Colin Matthews has lived in Torquay since he was 5 years old; his father was a teacher at Audley Park (now Torquay Academy). In his early working years, he joined forces with his elder brother, leasing Shiphay Manor Hotel  (now part of Torquay Boys’ Grammar School) and turning it into a nightclub where live groups performed including Empty Vessels, later known as Wishbone Ash. He went on to own other clubs and pubs with his brother and learned the business quickly. In the 60s and 70s people went out a lot and expected a good evening out. Live bands gradually gave way to records and DJs started to become entertainers in their own right. Doodles was one of the nightclubs and a 17 year old Lenny Henry appeared here as well as acts like Jethro.

Later, Colin got into promoting at the Festival Theatre, Paignton and The Princess, Torquay and around 1984 booked a relatively unknown Jaspar Carrott. He toured a show called Andrew Lloyd Webber and the Great British Musicals and went as far as Bristol, Manchester and Eastbourne. He put the show into the Babbacombe Theatre where he was already involved and things grew from there. He was the first in the area to try ‘Songs from the Shows’ as a concept and worked with performers from Phantom of the Opera and Les Miserables. This gradually evolved into a new kind of variety format, which is still bringing in the audiences today. Undeterred by the very challenging times throughout the late 80s, Colin took on a new lease for Babbacombe Theatre in 1990 and subsequently turned it into one of the most successful theatres in the country.

Of course a good team is essential and among these are:  Musical Director Pete Leonard, Choreographers Georgia Lee and Sadie Oliver, Front of House Manager Marie Chapman, Stage Manager Mike Gornavs, Katie Skeggs who manages the office and of course Sharon Waring the theatre’s indefatigable General Manager. Apart from managing the place, Sharon is something of an expert in costumes and adept at working with the costumiers. The theatre has a big wardrobe; at Christmas, costumes are generally used from stock and new ones are ordered for the main shows. Colin says, “I’ve now got people I can really rely on but will continue being hands-on because I love it.”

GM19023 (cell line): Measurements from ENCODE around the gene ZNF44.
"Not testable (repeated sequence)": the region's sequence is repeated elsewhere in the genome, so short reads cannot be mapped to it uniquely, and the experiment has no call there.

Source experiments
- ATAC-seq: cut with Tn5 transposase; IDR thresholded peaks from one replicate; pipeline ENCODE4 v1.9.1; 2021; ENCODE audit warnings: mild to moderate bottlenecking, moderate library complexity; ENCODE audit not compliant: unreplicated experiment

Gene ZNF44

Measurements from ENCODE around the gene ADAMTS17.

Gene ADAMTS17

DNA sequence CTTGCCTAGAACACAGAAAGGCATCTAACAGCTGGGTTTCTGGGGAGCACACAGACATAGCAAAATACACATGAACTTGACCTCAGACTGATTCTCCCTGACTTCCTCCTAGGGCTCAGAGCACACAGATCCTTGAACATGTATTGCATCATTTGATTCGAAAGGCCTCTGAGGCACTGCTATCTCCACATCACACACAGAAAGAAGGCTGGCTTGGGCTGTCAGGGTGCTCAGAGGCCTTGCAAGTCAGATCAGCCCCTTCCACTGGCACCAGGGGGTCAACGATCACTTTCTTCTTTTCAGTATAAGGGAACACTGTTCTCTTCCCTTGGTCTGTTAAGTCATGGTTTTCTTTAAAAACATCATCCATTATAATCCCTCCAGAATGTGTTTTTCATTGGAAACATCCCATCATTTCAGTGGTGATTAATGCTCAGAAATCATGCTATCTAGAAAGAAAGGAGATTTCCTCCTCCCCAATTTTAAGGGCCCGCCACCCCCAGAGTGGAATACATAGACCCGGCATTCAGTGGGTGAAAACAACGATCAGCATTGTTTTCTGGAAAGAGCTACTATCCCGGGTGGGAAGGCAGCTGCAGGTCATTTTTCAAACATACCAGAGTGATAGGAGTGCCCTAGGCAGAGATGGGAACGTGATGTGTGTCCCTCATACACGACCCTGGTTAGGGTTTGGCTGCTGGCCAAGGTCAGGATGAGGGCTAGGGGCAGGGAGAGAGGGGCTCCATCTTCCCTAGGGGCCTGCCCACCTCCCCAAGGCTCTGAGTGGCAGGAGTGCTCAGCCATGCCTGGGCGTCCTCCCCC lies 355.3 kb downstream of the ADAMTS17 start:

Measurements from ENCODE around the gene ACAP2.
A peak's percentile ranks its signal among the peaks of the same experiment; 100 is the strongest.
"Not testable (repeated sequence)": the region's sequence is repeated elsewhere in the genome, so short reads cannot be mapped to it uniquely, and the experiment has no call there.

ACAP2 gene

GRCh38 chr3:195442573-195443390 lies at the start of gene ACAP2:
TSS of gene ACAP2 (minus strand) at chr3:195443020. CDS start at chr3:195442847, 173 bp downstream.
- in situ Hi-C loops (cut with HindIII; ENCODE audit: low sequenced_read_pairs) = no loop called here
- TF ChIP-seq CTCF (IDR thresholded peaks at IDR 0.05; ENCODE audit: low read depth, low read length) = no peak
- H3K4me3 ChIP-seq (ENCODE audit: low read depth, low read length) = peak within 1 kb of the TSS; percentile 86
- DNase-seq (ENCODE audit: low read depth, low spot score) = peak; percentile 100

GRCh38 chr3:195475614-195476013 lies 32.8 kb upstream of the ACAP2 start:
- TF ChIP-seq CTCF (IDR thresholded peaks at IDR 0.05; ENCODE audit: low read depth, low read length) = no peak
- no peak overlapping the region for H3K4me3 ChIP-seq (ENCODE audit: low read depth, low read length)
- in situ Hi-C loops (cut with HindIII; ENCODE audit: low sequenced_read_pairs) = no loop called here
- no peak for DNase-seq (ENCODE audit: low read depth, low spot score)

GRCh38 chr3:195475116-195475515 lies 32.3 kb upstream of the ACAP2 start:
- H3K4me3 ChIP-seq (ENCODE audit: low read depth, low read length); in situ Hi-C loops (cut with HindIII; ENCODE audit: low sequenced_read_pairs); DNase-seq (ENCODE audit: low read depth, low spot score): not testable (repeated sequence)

Over the years Colin has discovered lots of outstanding local acts and likes to bring ‘new blood’ in regularly. Some performers are spotted when in the area for seasonal shows and then decide to move to the area. Others apply direct and some come through the Trevor George agency in Torquay. Many young performers who have appeared in Colin’s shows have gone on to enjoy success nationally and appeared in the West End.

Colin is also a great believer in the Babbacombe community as a whole. He says, “We are very much part of the local community and bring a buzz to the area, particularly with our touring shows. Babbacombe has its very own, very special cachet as a resort.”  Colin tells me that he has been going to the Cary Arms since he was “too young to go there” and loves what they have done there recently. He also believes that Martyn Strange’s new restaurant on Oddicombe Beach is really good for the area. He highlights Hanbury’s who are always in the press for winning awards and Bygones, the Cliff Railway and the Model Village, which are some of the best Babbacombe  & St Marychurch attractions. He works very closely with local hotels to complement their own entertainment programmes and bring visitors to the theatre.

In spite of being very hands-on at the theatre, Colin has a big family with grandchildren and makes sure that he has enough time available for them. He has 4 children:  Lee, Fay, Ben and Eve plus 6 grandchildren.  Colin’s wife is Margaret who was well known for founding Maggie at Park Lane, a successful restaurant in Torquay and although she sold it 15 years ago, she is still in business doing outside catering and cookery workshops for all age groups. 

No-one in the family has yet expressed any interest in joining the business or taking it over but this doesn’t worry Colin. He says, “I have no plans to sell. It’s a profitable business and I’m proud that I’m still here after 30 years. Laughter is the best medicine – a cliché but true – and as long as I can continue, I will.”

Colin Matthews 2